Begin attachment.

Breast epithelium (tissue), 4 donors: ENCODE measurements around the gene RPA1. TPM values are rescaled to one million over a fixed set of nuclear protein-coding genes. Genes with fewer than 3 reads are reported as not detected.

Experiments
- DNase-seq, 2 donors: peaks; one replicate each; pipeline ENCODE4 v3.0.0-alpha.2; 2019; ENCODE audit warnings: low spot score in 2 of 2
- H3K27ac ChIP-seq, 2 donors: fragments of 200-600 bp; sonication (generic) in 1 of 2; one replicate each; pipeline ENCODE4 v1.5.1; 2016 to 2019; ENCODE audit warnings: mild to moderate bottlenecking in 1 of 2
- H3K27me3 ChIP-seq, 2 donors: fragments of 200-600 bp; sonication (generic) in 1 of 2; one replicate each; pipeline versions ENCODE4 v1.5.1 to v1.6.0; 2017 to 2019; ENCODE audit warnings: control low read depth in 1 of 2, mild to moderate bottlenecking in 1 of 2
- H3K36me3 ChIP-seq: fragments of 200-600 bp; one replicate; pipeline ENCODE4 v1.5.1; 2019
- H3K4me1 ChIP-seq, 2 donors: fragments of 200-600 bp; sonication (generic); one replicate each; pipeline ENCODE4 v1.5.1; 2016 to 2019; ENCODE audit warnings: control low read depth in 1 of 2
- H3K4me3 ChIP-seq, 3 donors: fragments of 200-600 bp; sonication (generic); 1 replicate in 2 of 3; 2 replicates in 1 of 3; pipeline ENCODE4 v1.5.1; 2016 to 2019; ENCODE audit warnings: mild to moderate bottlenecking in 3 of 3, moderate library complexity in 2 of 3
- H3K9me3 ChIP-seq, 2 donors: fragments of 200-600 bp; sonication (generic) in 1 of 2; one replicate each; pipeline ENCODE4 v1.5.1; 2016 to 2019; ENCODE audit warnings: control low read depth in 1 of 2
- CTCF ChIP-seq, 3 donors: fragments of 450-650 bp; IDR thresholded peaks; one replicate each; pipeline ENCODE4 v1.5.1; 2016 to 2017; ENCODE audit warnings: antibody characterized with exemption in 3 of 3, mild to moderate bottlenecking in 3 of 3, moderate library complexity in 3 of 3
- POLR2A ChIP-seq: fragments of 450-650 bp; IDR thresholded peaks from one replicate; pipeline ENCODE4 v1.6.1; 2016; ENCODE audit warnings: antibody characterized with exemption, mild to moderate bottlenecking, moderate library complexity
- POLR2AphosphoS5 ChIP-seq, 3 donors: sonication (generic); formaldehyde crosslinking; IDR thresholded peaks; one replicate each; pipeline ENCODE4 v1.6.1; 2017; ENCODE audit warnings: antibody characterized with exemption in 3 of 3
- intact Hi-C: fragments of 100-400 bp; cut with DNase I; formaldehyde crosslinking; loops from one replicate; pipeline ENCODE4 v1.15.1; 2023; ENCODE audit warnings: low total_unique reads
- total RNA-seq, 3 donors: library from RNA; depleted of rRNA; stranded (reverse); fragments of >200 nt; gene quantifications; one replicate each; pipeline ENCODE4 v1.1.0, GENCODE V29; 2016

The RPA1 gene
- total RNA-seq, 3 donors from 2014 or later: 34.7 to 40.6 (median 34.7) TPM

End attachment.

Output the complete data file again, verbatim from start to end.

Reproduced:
Breast epithelium (tissue), 4 donors: ENCODE measurements around the gene RPA1. TPM values are rescaled to one million over a fixed set of nuclear protein-coding genes. Genes with fewer than 3 reads are reported as not detected.

Experiments
- DNase-seq, 2 donors: peaks; one replicate each; pipeline ENCODE4 v3.0.0-alpha.2; 2019; ENCODE audit warnings: low spot score in 2 of 2
- H3K27ac ChIP-seq, 2 donors: fragments of 200-600 bp; sonication (generic) in 1 of 2; one replicate each; pipeline ENCODE4 v1.5.1; 2016 to 2019; ENCODE audit warnings: mild to moderate bottlenecking in 1 of 2
- H3K27me3 ChIP-seq, 2 donors: fragments of 200-600 bp; sonication (generic) in 1 of 2; one replicate each; pipeline versions ENCODE4 v1.5.1 to v1.6.0; 2017 to 2019; ENCODE audit warnings: control low read depth in 1 of 2, mild to moderate bottlenecking in 1 of 2
- H3K36me3 ChIP-seq: fragments of 200-600 bp; one replicate; pipeline ENCODE4 v1.5.1; 2019
- H3K4me1 ChIP-seq, 2 donors: fragments of 200-600 bp; sonication (generic); one replicate each; pipeline ENCODE4 v1.5.1; 2016 to 2019; ENCODE audit warnings: control low read depth in 1 of 2
- H3K4me3 ChIP-seq, 3 donors: fragments of 200-600 bp; sonication (generic); 1 replicate in 2 of 3; 2 replicates in 1 of 3; pipeline ENCODE4 v1.5.1; 2016 to 2019; ENCODE audit warnings: mild to moderate bottlenecking in 3 of 3, moderate library complexity in 2 of 3
- H3K9me3 ChIP-seq, 2 donors: fragments of 200-600 bp; sonication (generic) in 1 of 2; one replicate each; pipeline ENCODE4 v1.5.1; 2016 to 2019; ENCODE audit warnings: control low read depth in 1 of 2
- CTCF ChIP-seq, 3 donors: fragments of 450-650 bp; IDR thresholded peaks; one replicate each; pipeline ENCODE4 v1.5.1; 2016 to 2017; ENCODE audit warnings: antibody characterized with exemption in 3 of 3, mild to moderate bottlenecking in 3 of 3, moderate library complexity in 3 of 3
- POLR2A ChIP-seq: fragments of 450-650 bp; IDR thresholded peaks from one replicate; pipeline ENCODE4 v1.6.1; 2016; ENCODE audit warnings: antibody characterized with exemption, mild to moderate bottlenecking, moderate library complexity
- POLR2AphosphoS5 ChIP-seq, 3 donors: sonication (generic); formaldehyde crosslinking; IDR thresholded peaks; one replicate each; pipeline ENCODE4 v1.6.1; 2017; ENCODE audit warnings: antibody characterized with exemption in 3 of 3
- intact Hi-C: fragments of 100-400 bp; cut with DNase I; formaldehyde crosslinking; loops from one replicate; pipeline ENCODE4 v1.15.1; 2023; ENCODE audit warnings: low total_unique reads
- total RNA-seq, 3 donors: library from RNA; depleted of rRNA; stranded (reverse); fragments of >200 nt; gene quantifications; one replicate each; pipeline ENCODE4 v1.1.0, GENCODE V29; 2016

The RPA1 gene
- total RNA-seq, 3 donors from 2014 or later: 34.7 to 40.6 (median 34.7) TPM